What are the greatest nutritional challenges facing the world today?
GLOBALLY, WE FACE A DOUBLE BURDEN OF MALNUTRITION – some populations have high prevalences of overweight and obesity, while other populations are undernourished, and both conditions present significant health outcomes and challenges.
In the Global North, with so many high-income countries, we see a lot of activity around overnutrition and the chronic diseases that result from it. But actually, there are more people in the world burdened with undernutrition, which produces health outcomes such as stunting and wasting, which devastate nations and economies for generations to come by decreasing human capital.
To complicate matters, there’s evidence that undernutrition early in life can predispose people to overweight and other diet-related chronic diseases later in life. Some people even refer to the triple burden of malnutrition, which refers to overnutrition, undernutrition, and micronutrient deficiencies.
The challenges are diverse, but the solution is the same for all burdens, as all these conditions are rooted in poverty. By reducing poverty globally, we increase health, human capital, wellbeing and life expectancy.
Developing Sustainable Diets
Yes. National and local governments hold a special responsibility in facilitating and protecting public health. That means ensuring that public systems and institutions are not harmed or overwhelmed by health challenges. The world’s greatest single (non-infectious disease) health challenge today is poor quality diets. These are diets that do not secure minimal nutrient needs for all people around the globe; they are diets that contribute to a growing burden of diet-related chronic diseases; and they are diets underpinned by unsustainable production and processing practices that damage planetary resources as well as the climate. While the private sector is largely responsible for the current nature of food system, it is up to governments to inform, incentivize and require the system-wide changes that can support appropriate food choices in future. Healthy and sustainable dietary patterns will deliver improved nutrition, while also significantly reducing the economic and social costs associated with dysfunctional food systems. Those are costs that are borne by the public purse. That’s why governments have to take responsibility for transformative change and improve dietary habits.
Yes, they are drawing connections, but they need to work with others like the private sector, all actors in food value chains to implement policies, practices, and technologies to find solutions for both human and planetary health.
Actors in the value chains or food systems include smallholder farmers, traders, processers, retailers, wholesalers, and consumers, Woman and youth are particularly important to be empowered and reached, so they can benefit from the system.
Policy environment will also be critical. Public investment and public spending must be reprioritized for achieving both human and planetary health. Market and trade must also work to achieve both goals.
Joined up, agricultural and health policies are the cornerstone of a sustainable food system. We need to produce the right food to ensure people have access to healthy, nutritious food in a way which benefits nature, soil and livelihoods, all while we face global malnutrition and climate crises.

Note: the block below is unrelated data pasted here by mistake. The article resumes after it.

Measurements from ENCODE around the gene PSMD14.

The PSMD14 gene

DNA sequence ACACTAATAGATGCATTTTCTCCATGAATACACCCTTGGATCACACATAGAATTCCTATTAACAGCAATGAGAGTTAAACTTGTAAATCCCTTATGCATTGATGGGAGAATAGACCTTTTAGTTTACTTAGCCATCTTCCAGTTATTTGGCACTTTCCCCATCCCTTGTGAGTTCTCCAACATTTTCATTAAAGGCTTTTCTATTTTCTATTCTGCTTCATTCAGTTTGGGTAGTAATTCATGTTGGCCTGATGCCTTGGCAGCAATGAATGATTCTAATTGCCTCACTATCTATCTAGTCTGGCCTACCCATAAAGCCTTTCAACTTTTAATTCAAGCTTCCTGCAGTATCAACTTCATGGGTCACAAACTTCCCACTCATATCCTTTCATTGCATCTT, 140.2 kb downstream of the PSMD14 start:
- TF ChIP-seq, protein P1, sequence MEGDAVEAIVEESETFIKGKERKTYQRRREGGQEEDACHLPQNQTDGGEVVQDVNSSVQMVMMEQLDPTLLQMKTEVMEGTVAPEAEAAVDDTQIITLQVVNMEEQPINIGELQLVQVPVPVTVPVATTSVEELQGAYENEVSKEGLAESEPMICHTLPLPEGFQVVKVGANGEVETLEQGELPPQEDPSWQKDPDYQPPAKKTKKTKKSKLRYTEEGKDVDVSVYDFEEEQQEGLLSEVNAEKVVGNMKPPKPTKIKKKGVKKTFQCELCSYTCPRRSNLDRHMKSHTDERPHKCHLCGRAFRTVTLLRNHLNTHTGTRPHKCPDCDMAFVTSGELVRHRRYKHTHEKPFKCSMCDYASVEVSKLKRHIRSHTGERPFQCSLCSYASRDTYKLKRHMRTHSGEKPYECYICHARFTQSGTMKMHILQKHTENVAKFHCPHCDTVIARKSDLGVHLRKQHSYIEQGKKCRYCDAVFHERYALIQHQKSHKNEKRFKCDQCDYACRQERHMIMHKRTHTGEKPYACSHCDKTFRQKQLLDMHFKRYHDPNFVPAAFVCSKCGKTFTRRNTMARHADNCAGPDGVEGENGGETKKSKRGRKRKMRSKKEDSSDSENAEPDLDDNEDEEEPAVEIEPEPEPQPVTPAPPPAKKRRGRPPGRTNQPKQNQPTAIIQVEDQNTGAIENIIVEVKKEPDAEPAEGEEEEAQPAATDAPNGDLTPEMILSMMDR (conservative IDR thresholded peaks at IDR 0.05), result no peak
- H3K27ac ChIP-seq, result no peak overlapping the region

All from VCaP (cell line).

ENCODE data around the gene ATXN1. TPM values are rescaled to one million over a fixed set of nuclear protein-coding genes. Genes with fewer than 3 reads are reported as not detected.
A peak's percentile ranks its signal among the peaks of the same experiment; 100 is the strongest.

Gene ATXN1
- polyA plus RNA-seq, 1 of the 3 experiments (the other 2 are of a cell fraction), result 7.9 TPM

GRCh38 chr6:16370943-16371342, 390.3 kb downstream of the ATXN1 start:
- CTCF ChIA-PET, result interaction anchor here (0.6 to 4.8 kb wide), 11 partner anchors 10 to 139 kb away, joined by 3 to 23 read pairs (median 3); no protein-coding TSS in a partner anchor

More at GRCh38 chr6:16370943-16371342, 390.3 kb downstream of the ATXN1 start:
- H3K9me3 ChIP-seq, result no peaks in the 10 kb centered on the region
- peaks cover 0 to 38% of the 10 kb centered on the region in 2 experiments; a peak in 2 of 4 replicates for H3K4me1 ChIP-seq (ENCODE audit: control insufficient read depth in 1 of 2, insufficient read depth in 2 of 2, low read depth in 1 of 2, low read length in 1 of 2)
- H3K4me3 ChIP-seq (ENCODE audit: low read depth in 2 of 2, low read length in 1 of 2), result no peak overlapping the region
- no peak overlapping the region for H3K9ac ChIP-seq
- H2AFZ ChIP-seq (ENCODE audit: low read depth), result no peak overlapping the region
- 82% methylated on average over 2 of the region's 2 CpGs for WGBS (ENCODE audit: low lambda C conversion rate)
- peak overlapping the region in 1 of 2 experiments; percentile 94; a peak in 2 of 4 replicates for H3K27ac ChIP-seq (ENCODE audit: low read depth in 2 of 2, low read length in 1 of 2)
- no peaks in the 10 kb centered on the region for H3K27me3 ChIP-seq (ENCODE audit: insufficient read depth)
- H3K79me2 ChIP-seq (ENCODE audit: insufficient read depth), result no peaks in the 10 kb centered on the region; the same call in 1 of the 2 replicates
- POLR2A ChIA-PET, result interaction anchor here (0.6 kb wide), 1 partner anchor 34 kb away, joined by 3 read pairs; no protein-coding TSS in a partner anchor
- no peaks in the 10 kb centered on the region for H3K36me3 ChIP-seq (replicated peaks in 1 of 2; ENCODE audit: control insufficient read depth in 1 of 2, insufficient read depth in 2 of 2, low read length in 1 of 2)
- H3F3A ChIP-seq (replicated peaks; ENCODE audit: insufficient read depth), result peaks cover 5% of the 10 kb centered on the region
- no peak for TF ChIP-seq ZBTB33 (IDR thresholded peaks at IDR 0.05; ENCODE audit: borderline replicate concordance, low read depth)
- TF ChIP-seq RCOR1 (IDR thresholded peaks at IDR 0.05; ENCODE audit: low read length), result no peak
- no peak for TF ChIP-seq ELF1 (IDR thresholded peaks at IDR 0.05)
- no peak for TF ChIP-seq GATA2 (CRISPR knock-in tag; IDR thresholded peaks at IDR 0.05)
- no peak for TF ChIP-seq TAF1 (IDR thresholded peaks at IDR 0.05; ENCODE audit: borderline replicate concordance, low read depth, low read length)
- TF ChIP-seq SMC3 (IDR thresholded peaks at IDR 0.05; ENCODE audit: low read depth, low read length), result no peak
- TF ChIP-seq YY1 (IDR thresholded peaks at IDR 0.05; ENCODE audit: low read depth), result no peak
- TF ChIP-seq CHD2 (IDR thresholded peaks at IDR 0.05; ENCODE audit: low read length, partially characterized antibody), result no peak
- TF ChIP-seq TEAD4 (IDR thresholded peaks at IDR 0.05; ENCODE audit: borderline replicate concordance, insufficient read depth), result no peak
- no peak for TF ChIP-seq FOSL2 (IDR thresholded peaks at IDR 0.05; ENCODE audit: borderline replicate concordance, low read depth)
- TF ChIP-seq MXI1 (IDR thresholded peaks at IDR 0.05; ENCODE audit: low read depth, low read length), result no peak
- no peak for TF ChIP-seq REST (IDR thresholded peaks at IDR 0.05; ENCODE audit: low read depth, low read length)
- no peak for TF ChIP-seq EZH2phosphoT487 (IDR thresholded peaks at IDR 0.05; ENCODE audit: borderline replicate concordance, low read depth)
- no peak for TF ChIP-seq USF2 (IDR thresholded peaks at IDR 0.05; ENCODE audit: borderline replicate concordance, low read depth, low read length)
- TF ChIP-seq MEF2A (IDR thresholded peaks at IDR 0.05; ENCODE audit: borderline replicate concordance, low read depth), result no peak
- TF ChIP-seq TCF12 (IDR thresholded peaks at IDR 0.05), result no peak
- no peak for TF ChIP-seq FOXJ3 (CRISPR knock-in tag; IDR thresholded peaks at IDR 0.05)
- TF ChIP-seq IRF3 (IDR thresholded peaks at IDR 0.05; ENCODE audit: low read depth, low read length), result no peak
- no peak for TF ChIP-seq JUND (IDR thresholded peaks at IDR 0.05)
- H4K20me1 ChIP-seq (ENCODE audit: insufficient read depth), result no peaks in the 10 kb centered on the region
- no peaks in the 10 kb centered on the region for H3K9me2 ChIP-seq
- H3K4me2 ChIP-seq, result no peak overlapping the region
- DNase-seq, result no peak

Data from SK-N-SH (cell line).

Our food system must be underpinned by diversity – agricultural, bio, cultural and economic – all providing us with good health. Diverse diets can reduce micronutrient deficiencies by providing a rich source of nutrients all year round and it can also result in increased income sources for farmers. Yet national food systems are supplying less diverse food. This is reflected in diets that are monotonous and based on a few staple crops, especially in low-income communities where access to nutrient-rich sources of food, such as animal source foods and fruits and vegetables is a challenge.
There is a huge disconnect between agricultural policy and our nutritional reality. Current agricultural policies are focusing on producing the wrong sort of foods, with a bias towards calorie crops. Three crops – rice, wheat and maize – provide more than 50% of the world’s plant-derived calories. At the same time, malnutrition has been rising, as agricultural policy has been focused on productivity not on nutritional outcomes, and we produce more than enough food to feed over 10 billion people, but this growth in calories has not resulted in better health for all.
One area that shows how different policies can be mutually beneficial is sustainable diets. Almost 10 years ago both WWF’s Livewell and the Barilla Foundation’s food pyramids demonstrated the linkage between nutrition and the environment and since then a growing group of leading organisations, including the Lancet and Eat Foundation, have called for joined up policy making to deliver win win outcomes.
A good, working food system should produce healthy, sustainable food that is affordable and accessible to all. Health and nutritional outcomes should underpin all agricultural and food production policies from what we grow to subsidies.
National dietary guidelines are developed by the Ministry of Health and usually coordinated by a technical-scientific team of experts. Dietary Guidelines are evidence-based recommendations that take into account a country’s nutrition problems, diet patterns, food environments and food-systems, in addition to globally established diet-health relationships. They provide recommendations about food consumption, but can also include physical activity and sustainability aspects. In the Dietary Guidelines construction, there should be participation and consultation of social movements such as those of farmers, consumers, parents, educators, and all those who eat, and therefore, everybody in the society. There should not be a chance for financial interests to determine what the Guidelines will recommend, as these should be based on science and in the social food habits of the concerned population.